I'm a student that will be taking my CCNA exam in early June and I'm doing a lot of practical revision, I tend to get sidetracked by little things such as this question I'm about to post. It's regarding flash and nvram. The terms are sometimes used interchangeably even though they are two different things. For instance, from this Cisco link: http://www.cisco.com/en/US/products/hw/switches/ps5213/products_tech_note09186a0080a49dbf.shtml
VTP client and server systems require VTP updates from other VTP servers to be immediately saved in NVRAM without user intervention. The VTP update requirements are met by the default CatOS operation, but the Cisco IOS software update model requires an alternative update operation. For this, a VLAN database was introduced to Cisco IOS software for Catalyst switches as a method to immediately save VTP updates for VTP clients and servers. This VLAN database is in the form of a separate file in NVRAM called the vlan.dat file.
And then later in the same article, it adds some context to which systems use different terminology:
*The vlan.dat stored in NVRAM alone can be accessed by the switch. The vlan.dat file can be copied from its location for backup purposes. The memory location name where the vlan.dat file is stored varies from device to device. Refer to the respective product documentation before you issue the copy command.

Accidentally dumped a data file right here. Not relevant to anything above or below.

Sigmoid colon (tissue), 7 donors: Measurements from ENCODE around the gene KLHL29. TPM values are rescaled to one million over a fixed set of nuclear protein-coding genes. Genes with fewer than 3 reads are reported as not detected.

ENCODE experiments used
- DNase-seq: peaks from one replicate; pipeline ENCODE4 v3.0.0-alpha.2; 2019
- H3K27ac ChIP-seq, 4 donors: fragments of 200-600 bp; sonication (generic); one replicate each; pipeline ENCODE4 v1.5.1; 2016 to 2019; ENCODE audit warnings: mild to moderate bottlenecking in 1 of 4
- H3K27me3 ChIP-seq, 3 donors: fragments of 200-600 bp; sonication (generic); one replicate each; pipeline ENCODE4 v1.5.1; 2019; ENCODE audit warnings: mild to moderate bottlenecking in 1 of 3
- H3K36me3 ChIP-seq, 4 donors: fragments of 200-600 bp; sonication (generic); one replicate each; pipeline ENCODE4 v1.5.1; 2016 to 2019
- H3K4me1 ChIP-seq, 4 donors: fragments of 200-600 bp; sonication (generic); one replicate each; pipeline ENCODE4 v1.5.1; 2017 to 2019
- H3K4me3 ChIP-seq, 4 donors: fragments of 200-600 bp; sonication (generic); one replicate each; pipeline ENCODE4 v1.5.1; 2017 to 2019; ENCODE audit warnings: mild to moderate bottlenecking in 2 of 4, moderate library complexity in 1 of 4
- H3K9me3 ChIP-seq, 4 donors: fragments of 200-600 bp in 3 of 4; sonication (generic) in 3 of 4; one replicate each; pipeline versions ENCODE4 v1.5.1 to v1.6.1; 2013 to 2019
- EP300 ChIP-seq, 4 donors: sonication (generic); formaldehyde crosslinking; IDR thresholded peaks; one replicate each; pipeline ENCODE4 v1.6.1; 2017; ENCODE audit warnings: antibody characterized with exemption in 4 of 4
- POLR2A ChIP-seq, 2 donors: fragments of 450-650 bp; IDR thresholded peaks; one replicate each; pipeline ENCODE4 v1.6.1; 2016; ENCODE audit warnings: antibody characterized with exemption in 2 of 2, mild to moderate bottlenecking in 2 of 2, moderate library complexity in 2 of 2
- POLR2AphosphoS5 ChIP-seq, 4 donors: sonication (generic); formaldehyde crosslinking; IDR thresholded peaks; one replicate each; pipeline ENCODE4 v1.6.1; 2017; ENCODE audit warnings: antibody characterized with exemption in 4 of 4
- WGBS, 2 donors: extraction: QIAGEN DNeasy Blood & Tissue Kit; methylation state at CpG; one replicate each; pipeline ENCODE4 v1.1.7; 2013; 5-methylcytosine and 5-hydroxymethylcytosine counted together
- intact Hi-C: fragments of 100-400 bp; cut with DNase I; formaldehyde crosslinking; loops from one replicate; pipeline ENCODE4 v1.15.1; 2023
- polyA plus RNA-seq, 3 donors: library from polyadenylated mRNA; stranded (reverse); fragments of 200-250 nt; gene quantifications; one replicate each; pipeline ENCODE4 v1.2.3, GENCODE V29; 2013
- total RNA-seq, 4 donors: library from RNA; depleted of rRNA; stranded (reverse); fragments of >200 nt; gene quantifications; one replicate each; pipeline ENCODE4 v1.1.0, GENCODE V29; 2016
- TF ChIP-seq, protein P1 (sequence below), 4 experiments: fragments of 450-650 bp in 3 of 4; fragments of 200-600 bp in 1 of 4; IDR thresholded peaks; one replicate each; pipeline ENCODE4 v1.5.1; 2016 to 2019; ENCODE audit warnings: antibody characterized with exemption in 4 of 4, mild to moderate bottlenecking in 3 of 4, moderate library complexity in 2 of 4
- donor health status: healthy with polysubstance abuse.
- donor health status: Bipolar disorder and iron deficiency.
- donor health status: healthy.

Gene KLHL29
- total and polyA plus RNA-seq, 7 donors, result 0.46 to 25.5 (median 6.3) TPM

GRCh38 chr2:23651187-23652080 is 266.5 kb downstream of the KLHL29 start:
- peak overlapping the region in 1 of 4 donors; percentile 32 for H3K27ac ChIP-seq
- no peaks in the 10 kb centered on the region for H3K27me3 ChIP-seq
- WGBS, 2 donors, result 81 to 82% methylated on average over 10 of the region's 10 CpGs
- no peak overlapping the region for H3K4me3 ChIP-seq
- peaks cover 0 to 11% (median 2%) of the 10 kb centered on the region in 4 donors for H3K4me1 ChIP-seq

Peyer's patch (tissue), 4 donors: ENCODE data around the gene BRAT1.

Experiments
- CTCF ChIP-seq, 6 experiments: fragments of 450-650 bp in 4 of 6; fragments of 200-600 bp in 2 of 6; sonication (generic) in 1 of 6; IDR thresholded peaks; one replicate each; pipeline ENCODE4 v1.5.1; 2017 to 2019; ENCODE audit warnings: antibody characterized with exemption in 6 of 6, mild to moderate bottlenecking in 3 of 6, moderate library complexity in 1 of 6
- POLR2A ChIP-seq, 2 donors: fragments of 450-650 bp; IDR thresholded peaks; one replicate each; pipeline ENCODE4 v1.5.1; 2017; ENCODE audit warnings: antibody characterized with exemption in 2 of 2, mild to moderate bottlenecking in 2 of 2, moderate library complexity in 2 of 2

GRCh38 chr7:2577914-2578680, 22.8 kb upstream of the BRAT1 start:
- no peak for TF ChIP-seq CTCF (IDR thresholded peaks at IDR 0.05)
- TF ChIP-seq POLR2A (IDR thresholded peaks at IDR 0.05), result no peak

In Cisco Catalyst 6500/6000 series switches, it is const_nvram:. Similarly for Catalyst 4500/4000 switches, it is cat4000_flash:. In Cisco Catalyst 29xx series and Cisco Catalyst 35xx, 3750 series, it is referred to as flash:.*
So what the documentation here tells me that:
6500/6000 series switches: NVRAM = const_nvram:
4500/4000 series switches: NVRAM = cat4000_flash:
29xx, 35xx, 3750 series : NVRAM = flash:
And, by Ciscos definition if NVRAM = flash, on a 2960 switch, then yes, the vlan.dat is stored in the NVRAM and what the documentation says is correct. But what about the other NVRAM? the one where the startup-config is stored, that's a different NVRAM entirely! What is going on here?
My problem is, a lot of the time if I'm reading something for the first time, I can never be sure if they are referring to the real NVRAM where the startup-config is stored, or the Flash memory where the IOS is stored (and vlan.dat). It seems to me that they are moving to migrate both flash and nvram? (nvram and const_nvram in the latest series?) I mean, functionally wise, nvram and flash are the same. Writable memory that doesn't wipe after a reload.
But yes, my question. Is there any general guidelines or rules that I should use for interpreting whether or not to read 'flash:' when they actually say nvram?